Following a morning's (11/9/11) tough walkabout in the vicinity of the Afon Arban, south of Claerwen (no megaliths, but some things need to be done), the intriguing 'trio' of cairns depicted by our OS friends upon Carn Gafallt finally make it to the top of 'the list'. 'Lucky us', I can almost hear the resident spirits of the ancestors groan. Or is that just a combination of an overactive mind and the admittedly strong wind playing the usual tricks? Yeah, let's go with the latter.
So, no evidence for any 'insubstantial' friends, then, although the adjective could well be employed to describe the mind - for want of a better word - of a muppet farmer who stops his land rover, winds down the window and attempts to stare me down as I make a three point turn near Blaen-y-cwm. What is it with these people? Banjo duels at dawn...... Needless to say us TMA-ers are made of sterner stuff... and I won't back down, particularly since I haven't a clue what I've supposed to have done wrong. But there you are. For the record (Tom Petty comes to mind, by the way) a car can be parked, without causing any obstruction, near a corrugated iron-roofed barn at approx SN940641, a little west(ish) of Talwrn farm. Take the public footpath opposite (north), which veers left, then right to arc through the woodland of Coed Bwlch-glas. A little beyond, the cairns stand, unseen, surmounting the steep hillside above to the left. The official route exits the trees before doubling back along the crest of the ridge to the north-west... assuming an encounter with a moron farmer doesn't encourage the traveller to undertake any deviations, that is.
Whatever route you take to the substantial cairns, however, be sure to schedule an audience if you are in the area.... since the setting of the monuments is class, if not classic. No, I reckon it is the latter, come to think of it. Incidentally Coflein reckons there may actually be five, not three cairns upon this windswept ridge, possibly once connected by a drystone wall, of all things? Apparently some of the cairns are co-joined, although the ravaged interiors and deep heather made this unclear. Well, at least to me. However never let it be said that the ancient occupants of Wales were anything but original. Idiosyncratic, too, particularly the manner in which the summit of Carn Gafallt, rising some way to the north-west, is ignored in favour of linear escarpment edge placement. Yeah, although the highest point was clearly not of specific importance, it is very difficult to believe that the vistas to be had from the site were not. Look to almost every point of the compass (save the north, where the bulk of the hillside obscures, albeit with numerous natural 'mounds' in evidence) and hilltops bearing Bronze Age cairns stand as far as the eye can see..... Y Gamriw to the south (must revisit), Drum Ddu to south-east, Drygarn Fawr and Gorllwyn to south-east... even a stone row upon Rhos-y-Gelynnen to west.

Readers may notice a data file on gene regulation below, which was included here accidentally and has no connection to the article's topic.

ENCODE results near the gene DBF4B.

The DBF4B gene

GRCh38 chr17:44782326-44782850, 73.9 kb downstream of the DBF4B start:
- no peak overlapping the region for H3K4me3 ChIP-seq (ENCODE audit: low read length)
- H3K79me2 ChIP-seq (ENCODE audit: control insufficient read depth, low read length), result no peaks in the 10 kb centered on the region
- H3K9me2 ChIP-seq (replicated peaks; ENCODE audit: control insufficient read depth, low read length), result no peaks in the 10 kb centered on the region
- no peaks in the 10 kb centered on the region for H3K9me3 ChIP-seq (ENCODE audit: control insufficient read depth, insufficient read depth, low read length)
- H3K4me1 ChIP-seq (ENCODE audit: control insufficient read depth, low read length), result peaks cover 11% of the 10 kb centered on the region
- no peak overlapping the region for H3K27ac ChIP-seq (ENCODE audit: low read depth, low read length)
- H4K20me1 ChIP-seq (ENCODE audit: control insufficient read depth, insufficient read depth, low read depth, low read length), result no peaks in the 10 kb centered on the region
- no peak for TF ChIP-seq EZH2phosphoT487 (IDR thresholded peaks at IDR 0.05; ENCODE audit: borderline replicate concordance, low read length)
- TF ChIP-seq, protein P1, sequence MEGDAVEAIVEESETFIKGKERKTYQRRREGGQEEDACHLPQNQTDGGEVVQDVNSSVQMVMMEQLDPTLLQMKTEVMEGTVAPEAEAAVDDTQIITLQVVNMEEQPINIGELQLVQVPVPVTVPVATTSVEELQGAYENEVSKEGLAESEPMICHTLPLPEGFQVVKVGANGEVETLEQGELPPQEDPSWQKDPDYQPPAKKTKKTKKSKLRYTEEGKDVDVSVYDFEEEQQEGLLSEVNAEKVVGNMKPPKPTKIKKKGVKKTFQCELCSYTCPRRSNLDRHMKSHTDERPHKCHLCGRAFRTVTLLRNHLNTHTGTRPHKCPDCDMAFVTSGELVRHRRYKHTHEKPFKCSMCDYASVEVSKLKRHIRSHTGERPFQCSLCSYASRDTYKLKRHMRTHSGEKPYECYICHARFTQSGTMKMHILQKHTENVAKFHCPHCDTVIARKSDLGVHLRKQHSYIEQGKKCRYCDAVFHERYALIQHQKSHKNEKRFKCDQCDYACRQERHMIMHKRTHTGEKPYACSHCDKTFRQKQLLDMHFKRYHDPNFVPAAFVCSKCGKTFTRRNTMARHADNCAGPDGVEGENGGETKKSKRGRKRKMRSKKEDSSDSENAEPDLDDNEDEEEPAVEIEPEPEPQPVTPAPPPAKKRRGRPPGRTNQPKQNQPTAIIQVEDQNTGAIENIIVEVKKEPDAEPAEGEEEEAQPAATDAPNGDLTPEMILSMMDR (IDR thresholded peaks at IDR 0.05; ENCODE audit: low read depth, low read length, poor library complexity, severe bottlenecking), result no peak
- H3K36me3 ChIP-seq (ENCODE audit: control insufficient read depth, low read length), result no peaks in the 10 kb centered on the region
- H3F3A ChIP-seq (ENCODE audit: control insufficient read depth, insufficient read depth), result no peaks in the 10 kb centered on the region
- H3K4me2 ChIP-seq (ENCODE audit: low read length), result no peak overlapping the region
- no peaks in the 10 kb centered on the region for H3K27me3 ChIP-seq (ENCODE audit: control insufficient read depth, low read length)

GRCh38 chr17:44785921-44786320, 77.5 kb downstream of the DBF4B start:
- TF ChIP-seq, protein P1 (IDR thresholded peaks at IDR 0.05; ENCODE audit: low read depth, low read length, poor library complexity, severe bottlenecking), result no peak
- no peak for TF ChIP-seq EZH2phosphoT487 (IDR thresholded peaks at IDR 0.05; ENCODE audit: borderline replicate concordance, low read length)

Why, there's even an apparent stone circle upon Allt Goch across the valley. Guess I'll need to come back, then?
Nennius wrote in c800 of one of the marvels of Wales:
There is [in the region which is called Buelt] a heap of stones, and one stone superposed on the pile with the footprint of a dog on it. When he hunted the boar Troynt, Cabal, who was the dog of Arthur the soldier, impressed his footprint on the stone, and Arthur afterwards collected a pile of stones under the stone [...] and it is called Carn Cabal. And men come and carry the stone in their hands for a day and a night, and on the morrow it is found upon its pile.
The hunt is described in Culhwch and Olwen. Culhwch is determined to catch the boar because it is the only way he can win permission from Olwen's father to marry her. The boar, Twrch Trwyth and his seven piglets are pretty wily and it's supposed to be an impossible task, but with help from Arthur and his men he manages to accomplish it. At some cost though, as Arthur's sons were killed in the process. You can see the monument to their bravery at Cerrig Meibion Arthur.
In the 1840s, Lady Charlotte Guest, a translator of the Mabinogion, realised where Nennius's cairn existed. She 'prevailed upon a gentlemen' to go and check it out. He wrote the following account, which I found on the Clwyd and Powys Archaeological Trust website.
"Carn Cavall, or, as it is generally pronounced, Corn Cavall, is a lofty and rugged mountain, in the upper part of the district anciently called Buellt, now written Builth, in Breconshire. Scattered over this mountain are several cairns of various dimensions, some of which are of very considerable magnitude, being at least a hundred and fifty feet in circumference. On one of these carns may still be seen a stone, so nearly corresponding with the description in Nennius, as to furnish strong presumption that it is the identical as to furnish strong presumption that it is the identical object referred to. It is near two feet in length, and not quite a foot wide, and such as a man might, without any great exertion, carry away in his hands. On the one side is an oval indentation, rounded at the bottom, nearly four inches long by three wide, about two inches deep, and altogether presenting such an appearance as might, without any great strain of imagination, be thought to resemble the print of a dog's foot . . . As the stone is a species of conglomerate, it is possible that some unimaginative geologist may persist in maintaining that this footprint is nothing more than the cavity, left by the removal of a rounded pebble, which was once embedded in the stone."
To confuse matters, 'caballus' in Latin (the language Nennius was writing in) is actually a horse. So perhaps it's Arthur's horse's footprint you should be looking for.